This issue became a problem in the 1980’s which is around the same time crack cocaine became an epidemic. These two issues have some connection because the parents who started abusing crack cocaine could no longer care for their children and the grandparents had to step up and become the primary caregiver. Also teen pregnancy was at a high rate, single parents, and HIV/AIDS. By the 1990’s this issue had become a major problem which made the legislative people bring this matter to the table for discussion. The legislative realized that more Grandparents were raising their Grandchildren and resources were needed to maintain their stability. TANF was put in place for Grandparents regardless if they had legal custody or not. Grandparents are able to get financial and medical assistance through TANF and SSI. TANF has two grants that children who are being cared for by relatives could benefit from. The first is a grant that only the child receives benefits and the second is a grant that the family could benefit from but the Grandparent has to meet the eligibility requirements. Unfortunately, child-only grants are typically small and may be insufficient to meet the needs of the child. In 2001, the average grant was about $7 per day for one child, with only slight increases for additional children (American Bar Association, 2004)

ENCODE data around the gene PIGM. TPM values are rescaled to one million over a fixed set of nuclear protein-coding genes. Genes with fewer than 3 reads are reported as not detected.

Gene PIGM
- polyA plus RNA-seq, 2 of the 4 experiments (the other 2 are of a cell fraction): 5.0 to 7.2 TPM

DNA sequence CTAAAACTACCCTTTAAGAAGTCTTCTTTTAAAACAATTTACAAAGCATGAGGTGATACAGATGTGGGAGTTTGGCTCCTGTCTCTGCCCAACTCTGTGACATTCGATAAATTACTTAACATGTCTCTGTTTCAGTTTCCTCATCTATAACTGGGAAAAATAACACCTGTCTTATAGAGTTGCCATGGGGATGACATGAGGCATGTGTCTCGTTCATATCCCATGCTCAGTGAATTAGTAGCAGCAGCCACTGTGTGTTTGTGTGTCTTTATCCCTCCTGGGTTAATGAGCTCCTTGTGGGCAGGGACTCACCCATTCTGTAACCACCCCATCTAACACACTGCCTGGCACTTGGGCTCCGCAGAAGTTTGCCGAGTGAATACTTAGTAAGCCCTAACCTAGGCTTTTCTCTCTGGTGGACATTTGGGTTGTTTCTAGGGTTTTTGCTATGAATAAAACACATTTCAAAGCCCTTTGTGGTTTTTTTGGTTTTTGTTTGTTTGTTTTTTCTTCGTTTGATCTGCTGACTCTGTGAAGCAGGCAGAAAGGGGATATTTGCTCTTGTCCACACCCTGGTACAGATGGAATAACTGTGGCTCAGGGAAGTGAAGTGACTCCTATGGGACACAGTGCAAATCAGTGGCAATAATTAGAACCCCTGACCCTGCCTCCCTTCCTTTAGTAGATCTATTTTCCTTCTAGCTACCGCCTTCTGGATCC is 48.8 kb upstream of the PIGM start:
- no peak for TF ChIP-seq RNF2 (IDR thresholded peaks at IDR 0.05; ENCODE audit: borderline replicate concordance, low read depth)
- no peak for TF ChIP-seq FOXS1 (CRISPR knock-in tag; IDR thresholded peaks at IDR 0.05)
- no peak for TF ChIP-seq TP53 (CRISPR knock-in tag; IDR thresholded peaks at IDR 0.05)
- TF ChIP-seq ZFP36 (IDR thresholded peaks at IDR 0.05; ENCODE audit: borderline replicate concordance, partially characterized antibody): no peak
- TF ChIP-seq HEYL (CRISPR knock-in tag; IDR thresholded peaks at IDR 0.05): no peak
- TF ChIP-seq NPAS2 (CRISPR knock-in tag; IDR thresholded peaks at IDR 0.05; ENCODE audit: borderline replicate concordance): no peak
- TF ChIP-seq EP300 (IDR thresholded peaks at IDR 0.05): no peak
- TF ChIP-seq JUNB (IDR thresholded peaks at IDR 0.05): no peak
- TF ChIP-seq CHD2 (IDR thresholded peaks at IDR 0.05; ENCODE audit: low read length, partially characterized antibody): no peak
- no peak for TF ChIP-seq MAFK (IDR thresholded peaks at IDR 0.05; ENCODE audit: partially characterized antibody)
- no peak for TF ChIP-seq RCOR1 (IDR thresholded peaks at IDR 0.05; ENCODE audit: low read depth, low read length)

TANF did not go into effect until 1997, which were a few years after the increase in grandparents raising their grandchildren due to lack of parental involvement from the biological parents. TANF was revamped in 2006 due to people taking advantage of the benefits and not looking for employment. TANF changed from a government benefit with no time line to having a time line with certain requirements. It also changed in regards to giving children their own case because so many grandparents were caring for their grandchildren with no assistance. TANF has assisted Grandparents with caring for their grandchildren a little but it has not made a significant change for the Grandparent financially and in regards to resources. Conclusion
The conclusion that came out of this research was that the system makes it impossible for a Grandparent to raise their grandchild or children without the state taking custody of them. The grandparent is stuck with little or no financial assistance and no educational or medical assistance. At least when the state is involved there is a caseworker and a court system that helps the grandparent out with resources. Most grandparents don’t want anyone involved with them caring for their grandchild but society makes it difficult to survive and to give them a stable and appropriate upbringing.